Hillel fosters pro-Israel community on campus

By Jacqueline Ulin Levey

At St. Louis Hillel, we work each day toward one goal: ensuring the Jewish future. Given this goal, engaging our students with Israel through immersive experiences and cultural, educational and advocacy programs is a key pillar of our work. For if we wish to help our students tap into the Jewish narrative and their connection to global Jewish peoplehood, the nation-state of the Jewish people must be at the core of our efforts.

St. Louis Hillel serves a diverse campus Jewish community of more than 1,500 Jewish students and is a microcosm of the broader Jewish community. A spectrum of opinions and diverse political and ideological perspectives thrive among those who support Israel and believe in its right to exist as the Jewish homeland. 

It is Hillel’s role to provide a forum for thoughtful and respectful exploration of, and dialogue about, these diverse views and perspectives so long as these views do not demonize or delegitimize Israel and its right to exist or otherwise advocate for actions such as boycotts, divestment or sanctions intended to punish Israel.

Unlike other pro-Israel organizations that sponsor speakers and other one-off events on campus, Hillel is part of the fabric of campus life. Through our trained professionals, including campus Israel Fellows (in partnership with the Jewish Agency for Israel), the Israel student groups we advise, our broad Israel programming and the relationships we cultivate with students, Hillels are uniquely situated to educate about Israel. Hillel helps frame the Israel conversation on campus and ensure that our students who are grappling with tough questions about Israel are doing so with a foundational understanding of the complexities of the conflict and the richness of all that Israel is beyond that conflict. 

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It is with this background in mind that we allowed our campus J Street U chapter to host Israel Defense Forces veteran and Harvard graduate student Oded Na’aman of Breaking the Silence at the St. Louis Hillel building March 31 (see related story on page 3). This decision was not made lightly. It was made in consultation with International Hillel after a review of past Breaking the Silence events at the University of Maryland and University of Pennsylvania Hillels. Our decision was also supported by our local Federation and Jewish Community Relations Council executives.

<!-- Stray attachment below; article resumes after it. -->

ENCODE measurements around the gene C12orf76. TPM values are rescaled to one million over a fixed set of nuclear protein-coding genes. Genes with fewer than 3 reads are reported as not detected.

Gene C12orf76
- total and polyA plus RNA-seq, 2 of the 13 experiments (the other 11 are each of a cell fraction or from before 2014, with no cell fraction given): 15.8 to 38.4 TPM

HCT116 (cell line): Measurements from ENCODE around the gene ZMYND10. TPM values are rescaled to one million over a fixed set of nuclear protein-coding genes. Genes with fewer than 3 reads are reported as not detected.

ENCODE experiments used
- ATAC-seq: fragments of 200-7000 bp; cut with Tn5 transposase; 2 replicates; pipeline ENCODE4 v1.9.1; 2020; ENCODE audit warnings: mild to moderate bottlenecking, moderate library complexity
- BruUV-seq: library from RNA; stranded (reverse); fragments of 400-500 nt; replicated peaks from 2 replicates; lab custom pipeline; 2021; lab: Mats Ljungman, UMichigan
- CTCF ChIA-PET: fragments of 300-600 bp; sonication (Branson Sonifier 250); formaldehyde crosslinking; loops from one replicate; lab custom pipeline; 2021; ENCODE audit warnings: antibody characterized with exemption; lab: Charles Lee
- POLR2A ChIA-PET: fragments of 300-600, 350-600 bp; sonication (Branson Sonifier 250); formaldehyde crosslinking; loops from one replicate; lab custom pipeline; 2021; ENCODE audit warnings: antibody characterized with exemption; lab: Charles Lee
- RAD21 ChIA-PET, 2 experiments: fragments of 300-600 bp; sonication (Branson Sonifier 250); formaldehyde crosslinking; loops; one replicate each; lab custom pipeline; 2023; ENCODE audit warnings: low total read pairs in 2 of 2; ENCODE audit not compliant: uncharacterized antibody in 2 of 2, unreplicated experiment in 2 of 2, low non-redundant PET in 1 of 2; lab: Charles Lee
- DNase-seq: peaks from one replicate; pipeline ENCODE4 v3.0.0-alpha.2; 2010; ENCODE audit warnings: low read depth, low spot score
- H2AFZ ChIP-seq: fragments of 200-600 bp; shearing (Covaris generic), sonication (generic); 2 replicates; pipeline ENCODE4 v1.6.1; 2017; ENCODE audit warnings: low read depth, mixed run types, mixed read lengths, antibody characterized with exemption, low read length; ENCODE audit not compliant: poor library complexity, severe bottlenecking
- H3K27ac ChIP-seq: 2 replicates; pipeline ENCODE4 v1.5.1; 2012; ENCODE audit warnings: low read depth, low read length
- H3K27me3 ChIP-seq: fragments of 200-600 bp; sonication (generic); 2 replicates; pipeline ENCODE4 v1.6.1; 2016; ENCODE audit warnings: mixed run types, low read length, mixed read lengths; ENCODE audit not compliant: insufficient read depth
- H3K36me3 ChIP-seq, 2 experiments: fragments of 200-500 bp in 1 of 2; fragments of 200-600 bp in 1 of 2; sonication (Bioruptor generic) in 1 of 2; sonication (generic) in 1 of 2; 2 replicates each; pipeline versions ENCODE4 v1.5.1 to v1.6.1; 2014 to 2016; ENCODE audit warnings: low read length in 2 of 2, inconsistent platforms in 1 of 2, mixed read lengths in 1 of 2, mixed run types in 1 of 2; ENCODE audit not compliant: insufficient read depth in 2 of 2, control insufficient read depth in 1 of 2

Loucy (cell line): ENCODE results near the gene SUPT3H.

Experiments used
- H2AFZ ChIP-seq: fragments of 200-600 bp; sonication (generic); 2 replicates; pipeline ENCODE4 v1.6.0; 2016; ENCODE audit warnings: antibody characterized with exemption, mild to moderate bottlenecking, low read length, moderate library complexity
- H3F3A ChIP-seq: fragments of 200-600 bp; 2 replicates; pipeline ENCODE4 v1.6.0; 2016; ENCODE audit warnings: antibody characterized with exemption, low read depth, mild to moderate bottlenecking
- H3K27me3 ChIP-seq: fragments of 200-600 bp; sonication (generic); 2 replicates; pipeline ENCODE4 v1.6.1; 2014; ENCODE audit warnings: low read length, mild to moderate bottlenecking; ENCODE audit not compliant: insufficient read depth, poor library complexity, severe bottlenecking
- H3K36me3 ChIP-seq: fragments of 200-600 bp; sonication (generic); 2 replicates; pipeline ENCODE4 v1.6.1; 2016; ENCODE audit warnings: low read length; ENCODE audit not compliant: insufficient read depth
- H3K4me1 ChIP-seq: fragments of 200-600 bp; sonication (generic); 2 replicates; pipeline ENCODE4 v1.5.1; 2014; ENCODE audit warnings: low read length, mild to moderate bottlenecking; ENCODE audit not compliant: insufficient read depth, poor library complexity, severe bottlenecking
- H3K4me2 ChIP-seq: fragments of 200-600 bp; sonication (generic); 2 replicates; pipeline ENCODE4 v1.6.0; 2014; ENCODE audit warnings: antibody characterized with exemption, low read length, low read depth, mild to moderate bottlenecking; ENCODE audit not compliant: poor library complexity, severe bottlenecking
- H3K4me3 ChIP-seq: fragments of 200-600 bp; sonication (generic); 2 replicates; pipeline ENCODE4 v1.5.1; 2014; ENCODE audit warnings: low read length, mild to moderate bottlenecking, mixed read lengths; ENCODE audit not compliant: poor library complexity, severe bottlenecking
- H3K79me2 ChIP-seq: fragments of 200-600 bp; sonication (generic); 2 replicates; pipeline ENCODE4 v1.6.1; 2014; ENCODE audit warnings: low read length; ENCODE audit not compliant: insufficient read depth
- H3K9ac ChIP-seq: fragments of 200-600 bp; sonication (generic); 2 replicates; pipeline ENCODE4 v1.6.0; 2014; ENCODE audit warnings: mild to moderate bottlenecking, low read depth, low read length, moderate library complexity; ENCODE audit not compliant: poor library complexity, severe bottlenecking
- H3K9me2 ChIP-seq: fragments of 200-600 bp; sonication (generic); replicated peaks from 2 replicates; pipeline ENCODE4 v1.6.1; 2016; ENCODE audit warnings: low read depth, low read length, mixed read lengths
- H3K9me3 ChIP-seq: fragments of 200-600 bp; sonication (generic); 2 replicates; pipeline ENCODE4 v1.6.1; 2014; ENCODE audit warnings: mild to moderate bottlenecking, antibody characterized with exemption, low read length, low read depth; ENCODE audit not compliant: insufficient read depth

A number of pertinent details about the program were left out of recent articles condemning the event. First, this program was going to happen here on the Washington University campus regardless of our involvement. The students who invited Oded are active members of our campus Jewish community who have studied abroad in Israel and were seeking to engage their peers in conversation around difficult issues concerning Israel. 

We chose to work with these emerging Jewish leaders in an educational setting rather than push them outside of our tent. By having the program at Hillel, we were able to work with the students to frame Oded’s presentation and set various parameters. For instance, Oded shared his personal story and perspectives based on his experience and observations. At our request, he did not share any anonymous testimonies or statements of others. Moreover, Oded was not permitted to share any photos, videos or similar materials that could be taken out of context.